Friday, October 03, 2008

Des Moines Register: Is McCain too thin-skinned for presidency?

I found this Des Moines Register column by Rekha Basu from Americablog, and it is especially interesting to read. From The Des Moines Register:

John McCain is angry.

You can feel it in the clenched muscles in his throat, the narrowing of his eyes, the controlled tone with which he handles a question he doesn't like, as if struggling to contain something that might spill out. We've seen that body language on TV. But around a Des Moines Register table Tuesday, the anger and tension were palpable. And unsettling.

McCain's volatility has been written and whispered about by staff and Senate colleagues: the mercurial temper, the quixotic outbursts of reproach, then jocularity. But those alleged episodes were behind the scenes. The combative, prickly McCain we saw was seeking the Register's endorsement. He already got it in the caucuses.

He took frequent offense at questions, characterizing them as personal viewpoints of the questioners rather than legitimate topics. True, he was asked some tough, pointed questions about his running mate and his honesty. But America is having those discussions, and you'd expect he'd be ready, not defensive. It takes a thick skin to be president.

McCain says he is angry because "people are angry." But his behavior suggests it's more than that. Maybe it's because his poll numbers are falling, his running mate is being ridiculed and his attempt to play fixer on the bailout failed to launch. Or maybe, a more worrisome prospect, this is the real McCain - who can't deal with stressful situations without feeling attacked, who lashes out when he feels threatened.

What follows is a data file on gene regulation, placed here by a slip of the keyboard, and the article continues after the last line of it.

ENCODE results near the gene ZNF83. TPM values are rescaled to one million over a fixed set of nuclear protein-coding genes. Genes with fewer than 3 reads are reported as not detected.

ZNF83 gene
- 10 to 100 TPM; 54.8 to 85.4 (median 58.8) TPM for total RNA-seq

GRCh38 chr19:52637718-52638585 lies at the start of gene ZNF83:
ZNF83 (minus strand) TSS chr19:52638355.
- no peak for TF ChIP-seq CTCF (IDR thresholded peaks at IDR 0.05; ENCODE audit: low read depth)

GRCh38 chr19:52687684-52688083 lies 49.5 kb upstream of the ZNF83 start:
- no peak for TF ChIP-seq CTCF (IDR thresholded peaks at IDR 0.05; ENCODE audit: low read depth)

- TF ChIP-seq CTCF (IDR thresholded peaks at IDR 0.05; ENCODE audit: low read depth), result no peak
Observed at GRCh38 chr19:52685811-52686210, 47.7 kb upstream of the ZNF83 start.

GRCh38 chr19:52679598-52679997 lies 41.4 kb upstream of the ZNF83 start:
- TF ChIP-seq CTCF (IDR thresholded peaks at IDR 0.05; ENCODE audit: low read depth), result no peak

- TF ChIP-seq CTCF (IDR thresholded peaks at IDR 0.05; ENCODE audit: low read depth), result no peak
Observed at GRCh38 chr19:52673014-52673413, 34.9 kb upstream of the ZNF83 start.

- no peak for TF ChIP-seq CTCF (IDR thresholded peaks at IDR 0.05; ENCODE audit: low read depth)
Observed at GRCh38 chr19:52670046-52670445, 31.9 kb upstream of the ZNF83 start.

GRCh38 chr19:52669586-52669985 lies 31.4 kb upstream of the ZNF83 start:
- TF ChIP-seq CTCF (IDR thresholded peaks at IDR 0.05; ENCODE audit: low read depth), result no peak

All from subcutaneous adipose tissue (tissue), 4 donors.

Except for opening and closing statements, he showed little humor. On Sarah Palin's lack of experience, he repeatedly told the questioner she and he had "a fundamental disagreement," and concluded, "I'm so happy the American people seem to be siding with me."

Scoffing at the suggestion some conservatives had reservations, he asked with exaggerated emphasis, "Really? I haven't detected that. I haven't detected that. I haven't detected that in the polls, I haven't detected that amongst the base... Now if there's a Georgetown cocktail party person who quote calls himself a conservative and doesn't like her, good luck. Good luck."


Newspapers regularly put candidates in the hot seat. Some playfully disarm the questioner. Some deflect the question. The confident relish the chance to make their case.

McCain seemed put out.

The presidency requires a special temperament. It demands statesmanship with foreign leaders, persuasiveness with Congress and calm assuredness with the public. If McCain is so flustered in an editorial meeting, how would he guide a nation in crisis?

Basu provides some interesting examples of just how volatile McCain's temper was during the Des Moines Register's interview. It is disturbing to see just how confrontational McCain was with the editorial board of an Iowa newspaper. You certainly have to wonder if McCain's anger is because of his imploding campaign? Is it because of McCain's falling poll numbers? Look at the first presidential debate with Barack Obama, where McCain would not even look at Obama during the entire debate. It is almost like we're starting to see a grumpy old man, angry at the fact that he will not be given his capstone career of the Oval Office that he believes he is entitled to, and is lashing out at anyone questioning his divine right to this office. Is this the kind of individual, with such an explosive temperament, that we want in the White House?

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